Review: T-Mobile myTouch 4G
Pressing the dedicated button for about one second will launch the camera, which then takes another 1.5 seconds or so to fully open. Not the fastest camera draw in the west, but I'll take it.
HTC is not using the stock Android camera software as it did on the HTC myTouch 3G Slide. Instead, it has cooked up something slightly new. There are four controls on the right side of the display: Video camera, Flash, Color Effect (sepia, B&W, etc.), and Photo Gallery. These are self explanatory. There is also a software shutter button on the screen in addition to the physical camera key. There is a little icon in the lower left side of the display that, when pushed, switches between the main camera on the back of the phone and the user-facing camera.
If you want to fine-tune the camera's behavior, then you have to resort to pressing the options key on the front of the myTouch. There, you can adjust the shooting mode, exposure, saturation, sharpness, add effects, as well as dial down and alter the core settings. ISO (the camera's "sensitivity") ranges from an incredible 100 to 800, which is as good as some point-and-shoot cameras.
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If you see something on the display and you want it to be in focus, tap it. The camera will focus on that spot. The myTouch focused reasonably fast, and it was pretty snappy at taking pictures, too.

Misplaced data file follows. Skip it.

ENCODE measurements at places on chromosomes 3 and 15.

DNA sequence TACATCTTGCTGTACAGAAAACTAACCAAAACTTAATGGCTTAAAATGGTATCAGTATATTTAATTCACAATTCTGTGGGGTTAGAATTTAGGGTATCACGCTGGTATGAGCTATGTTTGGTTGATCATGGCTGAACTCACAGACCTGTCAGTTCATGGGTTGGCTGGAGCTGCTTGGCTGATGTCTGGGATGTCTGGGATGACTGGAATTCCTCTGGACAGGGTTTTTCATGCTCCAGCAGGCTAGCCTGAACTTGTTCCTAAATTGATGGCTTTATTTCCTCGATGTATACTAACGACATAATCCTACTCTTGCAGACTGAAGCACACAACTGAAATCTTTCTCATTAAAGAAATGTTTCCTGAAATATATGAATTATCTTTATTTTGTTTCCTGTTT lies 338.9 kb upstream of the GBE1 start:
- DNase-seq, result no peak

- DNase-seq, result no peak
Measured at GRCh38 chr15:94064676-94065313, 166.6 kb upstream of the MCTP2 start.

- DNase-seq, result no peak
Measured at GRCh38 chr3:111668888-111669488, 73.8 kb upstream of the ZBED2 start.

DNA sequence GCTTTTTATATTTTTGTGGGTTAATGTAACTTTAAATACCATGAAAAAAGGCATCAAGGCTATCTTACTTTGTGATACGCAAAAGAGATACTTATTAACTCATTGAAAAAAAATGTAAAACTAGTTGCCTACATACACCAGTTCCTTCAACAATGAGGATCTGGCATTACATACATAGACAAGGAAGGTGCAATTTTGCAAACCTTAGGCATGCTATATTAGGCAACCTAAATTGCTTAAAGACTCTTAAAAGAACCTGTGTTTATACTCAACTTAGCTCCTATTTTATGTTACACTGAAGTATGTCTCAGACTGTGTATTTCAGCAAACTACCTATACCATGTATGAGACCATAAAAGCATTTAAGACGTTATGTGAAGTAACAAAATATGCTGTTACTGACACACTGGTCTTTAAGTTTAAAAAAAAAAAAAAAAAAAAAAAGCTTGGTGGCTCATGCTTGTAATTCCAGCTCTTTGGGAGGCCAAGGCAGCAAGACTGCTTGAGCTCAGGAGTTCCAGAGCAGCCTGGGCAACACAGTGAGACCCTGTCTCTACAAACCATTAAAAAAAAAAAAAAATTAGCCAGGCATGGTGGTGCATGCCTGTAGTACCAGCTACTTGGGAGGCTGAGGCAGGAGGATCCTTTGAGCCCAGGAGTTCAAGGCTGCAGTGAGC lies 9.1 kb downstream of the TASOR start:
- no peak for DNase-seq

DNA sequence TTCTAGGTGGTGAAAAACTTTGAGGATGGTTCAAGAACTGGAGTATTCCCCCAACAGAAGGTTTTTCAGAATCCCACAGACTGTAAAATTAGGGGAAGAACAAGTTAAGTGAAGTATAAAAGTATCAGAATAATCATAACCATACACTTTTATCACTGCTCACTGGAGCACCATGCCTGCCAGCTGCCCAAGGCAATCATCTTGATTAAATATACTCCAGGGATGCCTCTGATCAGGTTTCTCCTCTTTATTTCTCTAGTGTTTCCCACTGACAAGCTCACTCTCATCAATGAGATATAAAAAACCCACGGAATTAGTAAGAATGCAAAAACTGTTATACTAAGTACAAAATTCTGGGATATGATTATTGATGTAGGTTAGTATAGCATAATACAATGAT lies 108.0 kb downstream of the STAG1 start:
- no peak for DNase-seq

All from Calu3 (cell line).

The review screen lets you send the photo off wherever you want to send it with just a few quick taps.
The gallery can be opened from either the camera or the menu, and presents pictures sorted into different albums. The myTouch takes a unique approach in that it offers album categories such as Facebook, Faves, My Albums, and Flickr. In other words, pictures that you've shared to any of those services will be pulled into a separate album for that particular service. It also appears in the myTouch 4G's main gallery. This is a neat way to help you organize your photos and help you remember what photos you've shared with what services.
There are always some software buttons along the bottom of the screen when viewing images that let you access menu options, share photos, delete them or get back to the camera. This time around, there are more editing functions. Photos can be cropped and rotated, and effects can be applied. None of the editing features lean towards advanced, however, and you'll find no silly frames or text bubbles here.
CTIA Fall 2010
Phone Scoop is on site in San Francisco to take in all the breaking news and hands-on experiences of the fall CTIA trade show. Be sure to check for full coverage and handset first impressions here.
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